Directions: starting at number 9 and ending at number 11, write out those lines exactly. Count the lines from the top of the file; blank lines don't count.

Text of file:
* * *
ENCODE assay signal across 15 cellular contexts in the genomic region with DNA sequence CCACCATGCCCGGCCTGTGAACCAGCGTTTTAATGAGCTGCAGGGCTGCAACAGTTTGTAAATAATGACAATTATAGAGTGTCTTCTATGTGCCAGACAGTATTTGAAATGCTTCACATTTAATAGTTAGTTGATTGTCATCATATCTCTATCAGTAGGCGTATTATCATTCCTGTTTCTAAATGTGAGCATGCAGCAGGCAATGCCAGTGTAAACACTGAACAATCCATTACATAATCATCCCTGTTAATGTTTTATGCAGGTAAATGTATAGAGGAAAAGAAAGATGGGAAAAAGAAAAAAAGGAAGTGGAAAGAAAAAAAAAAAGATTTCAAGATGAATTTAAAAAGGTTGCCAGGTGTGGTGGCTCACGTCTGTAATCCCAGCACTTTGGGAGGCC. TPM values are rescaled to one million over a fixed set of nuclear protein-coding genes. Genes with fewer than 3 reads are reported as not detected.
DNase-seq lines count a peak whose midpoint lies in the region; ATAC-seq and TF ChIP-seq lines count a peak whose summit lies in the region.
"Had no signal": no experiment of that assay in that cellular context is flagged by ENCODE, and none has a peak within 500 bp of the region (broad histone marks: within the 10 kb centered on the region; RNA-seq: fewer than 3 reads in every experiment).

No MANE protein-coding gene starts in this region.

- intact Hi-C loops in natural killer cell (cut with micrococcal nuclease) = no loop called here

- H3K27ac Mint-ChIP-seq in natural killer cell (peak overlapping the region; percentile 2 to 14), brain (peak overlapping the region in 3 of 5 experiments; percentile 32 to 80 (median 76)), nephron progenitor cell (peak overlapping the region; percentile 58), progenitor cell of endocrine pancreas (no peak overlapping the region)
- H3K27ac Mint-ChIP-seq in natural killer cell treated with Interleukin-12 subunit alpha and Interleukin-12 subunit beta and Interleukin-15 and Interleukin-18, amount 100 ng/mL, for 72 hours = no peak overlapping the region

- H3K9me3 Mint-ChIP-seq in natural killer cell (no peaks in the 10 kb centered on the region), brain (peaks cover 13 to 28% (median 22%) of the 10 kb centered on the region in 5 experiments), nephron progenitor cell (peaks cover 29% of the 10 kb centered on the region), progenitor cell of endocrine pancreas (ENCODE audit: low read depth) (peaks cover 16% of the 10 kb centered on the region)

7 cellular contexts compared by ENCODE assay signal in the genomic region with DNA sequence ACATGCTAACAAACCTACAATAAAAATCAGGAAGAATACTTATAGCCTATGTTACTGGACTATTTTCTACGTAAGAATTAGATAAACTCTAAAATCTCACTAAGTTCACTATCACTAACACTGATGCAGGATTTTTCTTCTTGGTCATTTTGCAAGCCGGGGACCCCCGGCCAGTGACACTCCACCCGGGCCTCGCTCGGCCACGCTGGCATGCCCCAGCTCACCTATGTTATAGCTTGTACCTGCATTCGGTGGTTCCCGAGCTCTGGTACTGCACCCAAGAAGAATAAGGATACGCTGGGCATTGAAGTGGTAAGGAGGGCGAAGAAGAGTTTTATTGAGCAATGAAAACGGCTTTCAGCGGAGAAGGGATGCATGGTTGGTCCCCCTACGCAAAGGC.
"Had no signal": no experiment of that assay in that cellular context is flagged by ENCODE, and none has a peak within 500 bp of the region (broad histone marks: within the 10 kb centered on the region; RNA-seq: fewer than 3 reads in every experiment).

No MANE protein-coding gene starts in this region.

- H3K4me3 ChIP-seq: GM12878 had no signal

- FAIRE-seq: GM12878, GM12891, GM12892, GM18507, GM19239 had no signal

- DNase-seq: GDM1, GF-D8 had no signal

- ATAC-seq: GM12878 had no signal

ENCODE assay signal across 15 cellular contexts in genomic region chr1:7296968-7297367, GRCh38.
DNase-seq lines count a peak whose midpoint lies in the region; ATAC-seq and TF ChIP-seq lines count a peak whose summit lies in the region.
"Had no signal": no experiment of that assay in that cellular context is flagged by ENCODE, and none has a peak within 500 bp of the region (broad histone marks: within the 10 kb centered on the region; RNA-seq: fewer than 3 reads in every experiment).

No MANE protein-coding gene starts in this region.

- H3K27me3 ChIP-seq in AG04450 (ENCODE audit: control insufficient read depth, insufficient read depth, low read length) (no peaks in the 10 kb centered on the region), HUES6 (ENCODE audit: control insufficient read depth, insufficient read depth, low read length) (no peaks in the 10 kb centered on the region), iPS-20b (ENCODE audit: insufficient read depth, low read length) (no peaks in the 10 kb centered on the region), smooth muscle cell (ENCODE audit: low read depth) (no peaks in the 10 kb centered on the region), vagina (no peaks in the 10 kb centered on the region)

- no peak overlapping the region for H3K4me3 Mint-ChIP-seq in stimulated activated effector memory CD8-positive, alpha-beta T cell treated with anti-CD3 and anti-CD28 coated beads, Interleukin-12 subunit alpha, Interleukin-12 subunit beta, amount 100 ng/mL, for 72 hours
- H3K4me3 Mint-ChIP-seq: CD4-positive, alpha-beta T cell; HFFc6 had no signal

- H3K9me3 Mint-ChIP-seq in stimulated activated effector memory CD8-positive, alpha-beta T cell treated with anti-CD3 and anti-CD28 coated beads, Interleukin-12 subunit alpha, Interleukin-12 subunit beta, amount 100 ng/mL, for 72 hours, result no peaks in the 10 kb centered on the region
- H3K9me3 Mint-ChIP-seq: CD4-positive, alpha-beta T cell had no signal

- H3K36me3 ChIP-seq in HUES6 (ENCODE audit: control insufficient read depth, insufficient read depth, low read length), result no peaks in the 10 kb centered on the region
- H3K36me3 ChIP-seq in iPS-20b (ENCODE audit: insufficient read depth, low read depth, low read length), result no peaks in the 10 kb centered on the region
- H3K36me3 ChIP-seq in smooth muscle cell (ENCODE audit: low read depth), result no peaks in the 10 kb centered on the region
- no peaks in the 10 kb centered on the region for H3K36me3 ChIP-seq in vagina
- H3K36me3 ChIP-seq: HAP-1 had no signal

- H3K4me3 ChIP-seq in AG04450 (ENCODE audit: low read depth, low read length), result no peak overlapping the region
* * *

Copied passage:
7 cellular contexts compared by ENCODE assay signal in the genomic region with DNA sequence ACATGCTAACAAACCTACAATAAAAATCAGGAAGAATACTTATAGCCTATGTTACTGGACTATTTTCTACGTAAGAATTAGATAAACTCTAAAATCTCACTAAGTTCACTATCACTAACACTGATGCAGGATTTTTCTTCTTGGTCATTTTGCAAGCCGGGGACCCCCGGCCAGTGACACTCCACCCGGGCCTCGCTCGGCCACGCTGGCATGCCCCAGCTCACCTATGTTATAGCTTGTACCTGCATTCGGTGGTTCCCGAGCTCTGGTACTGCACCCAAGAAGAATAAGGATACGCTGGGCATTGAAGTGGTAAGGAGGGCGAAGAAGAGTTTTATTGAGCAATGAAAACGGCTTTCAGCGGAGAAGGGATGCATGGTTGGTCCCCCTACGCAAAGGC.
"Had no signal": no experiment of that assay in that cellular context is flagged by ENCODE, and none has a peak within 500 bp of the region (broad histone marks: within the 10 kb centered on the region; RNA-seq: fewer than 3 reads in every experiment).

No MANE protein-coding gene starts in this region.